Everyone deserves some kind of fulfillment in their lives. Many small creators have day jobs, which often drain us, leave us exhausted. We come home, sit on our couches, too tired to do much of anything. And, of course, children and families take up a lot of time, too. Sometimes, our work or hobbies can sit, untouched.
Day jobs, for many of us, are unrewarding. The vast swaths of our lives spent under a corporate umbrella are painful, and barely justify our own expenditure – time and energy. Many of us worry about bills, even after putting in our forty-plus hours. Companies often see us as less than human, and don’t allow us basic dignities. Some restaurants throw food away rather than feed their own struggling workers, who are devoting their time, energy, and sanity to the establishments.
Let me repeat that. They’d rather see the food in the rubbish than nourish the people who work for them, who very well may not be getting enough to eat.
Some might say, “Work harder.” For what? An overlord to deny you scraps? Others might say, “Get more skills.” Dealing with the general public is a skill, and one an advanced degree has not given me. I have a deep disgust for exactly the kinds of people who say those things, and I would also say to them, “Please, gather a bundle of stinging nettles and insert them deep into your rectum. No lube.”
Our world is ugly, and full of ugly people.
I walked into a pet supply store with my dog the other day. The clerk made some conversation, saying she liked my hair color as she rang me up. Cue an older Gen-X customer clearing her throat and saying for the second time, “Excuse me! These shelves are empty! And something I need is on the top shelf. You need to do something about these empty shelves.” Does she not know that most stores are suffering in this same way? Also, I can guarantee that pet supply store is not paying that poor clerk enough to deal with people like that. (I was making good money and having to deal with the public. I spent too many nights binge drinking and smoking too many cigarettes.)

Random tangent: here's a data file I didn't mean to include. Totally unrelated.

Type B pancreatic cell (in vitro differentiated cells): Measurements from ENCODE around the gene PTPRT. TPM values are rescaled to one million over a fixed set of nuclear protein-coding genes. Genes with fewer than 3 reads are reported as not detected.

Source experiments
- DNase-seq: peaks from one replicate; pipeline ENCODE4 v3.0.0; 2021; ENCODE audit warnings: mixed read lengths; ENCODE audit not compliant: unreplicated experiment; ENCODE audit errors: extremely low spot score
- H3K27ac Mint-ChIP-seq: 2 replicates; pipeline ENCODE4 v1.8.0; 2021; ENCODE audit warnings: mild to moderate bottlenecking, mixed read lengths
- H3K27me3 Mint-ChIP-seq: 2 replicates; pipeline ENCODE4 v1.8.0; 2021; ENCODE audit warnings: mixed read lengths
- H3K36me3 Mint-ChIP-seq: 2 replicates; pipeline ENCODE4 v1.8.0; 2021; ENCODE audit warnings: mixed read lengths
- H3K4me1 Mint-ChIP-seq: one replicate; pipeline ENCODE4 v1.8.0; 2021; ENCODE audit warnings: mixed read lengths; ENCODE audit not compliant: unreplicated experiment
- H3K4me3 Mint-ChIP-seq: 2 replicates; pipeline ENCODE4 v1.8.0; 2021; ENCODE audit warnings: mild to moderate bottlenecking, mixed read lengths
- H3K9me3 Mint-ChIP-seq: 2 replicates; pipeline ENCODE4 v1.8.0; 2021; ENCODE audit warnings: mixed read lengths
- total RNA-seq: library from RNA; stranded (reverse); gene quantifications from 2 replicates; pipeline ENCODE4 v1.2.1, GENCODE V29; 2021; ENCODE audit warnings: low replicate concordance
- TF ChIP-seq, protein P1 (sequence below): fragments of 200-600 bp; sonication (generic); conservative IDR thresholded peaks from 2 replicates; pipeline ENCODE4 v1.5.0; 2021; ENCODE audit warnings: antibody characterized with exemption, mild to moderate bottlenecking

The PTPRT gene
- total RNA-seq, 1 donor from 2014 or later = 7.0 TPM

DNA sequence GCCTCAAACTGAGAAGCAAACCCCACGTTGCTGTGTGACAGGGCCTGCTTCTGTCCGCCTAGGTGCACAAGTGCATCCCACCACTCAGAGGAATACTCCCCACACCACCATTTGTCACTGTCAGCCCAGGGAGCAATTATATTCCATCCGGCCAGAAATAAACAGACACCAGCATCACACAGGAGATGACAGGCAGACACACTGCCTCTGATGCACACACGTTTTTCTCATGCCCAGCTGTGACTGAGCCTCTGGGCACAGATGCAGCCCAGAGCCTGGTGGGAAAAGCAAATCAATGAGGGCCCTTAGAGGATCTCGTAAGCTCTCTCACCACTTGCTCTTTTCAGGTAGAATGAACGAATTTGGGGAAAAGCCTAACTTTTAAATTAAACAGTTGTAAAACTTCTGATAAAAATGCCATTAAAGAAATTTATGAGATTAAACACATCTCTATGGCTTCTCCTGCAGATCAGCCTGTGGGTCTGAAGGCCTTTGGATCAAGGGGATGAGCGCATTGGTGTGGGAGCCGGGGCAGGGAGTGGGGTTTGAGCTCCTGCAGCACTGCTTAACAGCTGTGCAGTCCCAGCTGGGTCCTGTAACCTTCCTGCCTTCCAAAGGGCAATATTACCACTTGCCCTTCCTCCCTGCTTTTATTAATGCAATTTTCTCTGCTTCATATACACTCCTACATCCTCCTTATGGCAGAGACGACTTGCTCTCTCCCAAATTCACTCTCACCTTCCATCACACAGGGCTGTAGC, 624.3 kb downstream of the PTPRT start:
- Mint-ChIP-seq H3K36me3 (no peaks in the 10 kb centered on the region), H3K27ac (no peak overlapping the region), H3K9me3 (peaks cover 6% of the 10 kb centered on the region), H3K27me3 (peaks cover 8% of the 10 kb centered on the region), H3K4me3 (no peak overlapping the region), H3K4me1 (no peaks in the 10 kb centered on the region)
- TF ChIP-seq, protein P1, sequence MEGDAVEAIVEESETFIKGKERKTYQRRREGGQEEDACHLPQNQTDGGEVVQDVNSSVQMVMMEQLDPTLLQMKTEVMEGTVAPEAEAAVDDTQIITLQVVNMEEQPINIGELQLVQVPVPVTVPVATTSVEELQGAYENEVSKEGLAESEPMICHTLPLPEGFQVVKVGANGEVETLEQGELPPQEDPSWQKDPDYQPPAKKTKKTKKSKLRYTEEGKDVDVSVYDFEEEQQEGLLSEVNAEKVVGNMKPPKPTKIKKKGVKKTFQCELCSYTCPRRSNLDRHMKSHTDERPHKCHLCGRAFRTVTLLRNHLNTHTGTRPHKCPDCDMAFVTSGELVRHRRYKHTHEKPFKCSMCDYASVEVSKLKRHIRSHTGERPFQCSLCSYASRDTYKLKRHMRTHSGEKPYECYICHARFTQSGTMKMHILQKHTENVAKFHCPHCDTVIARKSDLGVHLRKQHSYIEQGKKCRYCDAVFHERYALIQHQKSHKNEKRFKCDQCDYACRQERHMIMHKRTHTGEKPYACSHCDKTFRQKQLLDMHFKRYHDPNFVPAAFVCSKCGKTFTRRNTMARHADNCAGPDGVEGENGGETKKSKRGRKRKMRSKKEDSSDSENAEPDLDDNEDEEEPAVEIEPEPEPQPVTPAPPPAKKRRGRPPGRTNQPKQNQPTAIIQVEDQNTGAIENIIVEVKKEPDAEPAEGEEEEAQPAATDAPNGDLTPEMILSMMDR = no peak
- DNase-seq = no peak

Isn’t fulfillment what we work towards? To have some kind of life that gives us fulfillment? Because, otherwise, what is the actual point? To go through motions nearly every day to make enough to eat, sleep, do chores, and then be at work again? That’s a bleak fucking life.
The United States has some of the worst leave and social safety nets out of developed countries, as if we have to justify our existence by paying in misery. Some of the Boomers in my life think hard work and spending a lot of time in an expendable position is a virtue. Wasting your life? Those precious breaths? For some suit who probably doesn’t give a shit about you?
Fulfillment for me is writing. Even if it isn’t all very good. It’s what I love, and I hope to keep getting better. For someone else, it might be painting. Maybe it’s hiking or exploring for others. Maybe it’s simple moments with family and loved ones when they’re not too tired.
I lost my sister closest in age a little over a year ago. A brain tumor claimed her, whittling her away for a year and a half. It was one of the most agonizing deaths I’ve witnessed. She left behind a one-year-old daughter, who she’d recently left work to raise.
No one ever dies and wishes they spent more time at work. Time is precious and we cannot get it back.
Yet, businesses lay claim to employees’ hours, expecting early arrivals and late departures, as if the employees just love to spend time in corporate hell. This isn’t truly living. We need to get back to the basics of living. We need less work and more play. We need to have hobbies that don’t necessarily make us a profit. We need to find what makes us happy in our daily lives.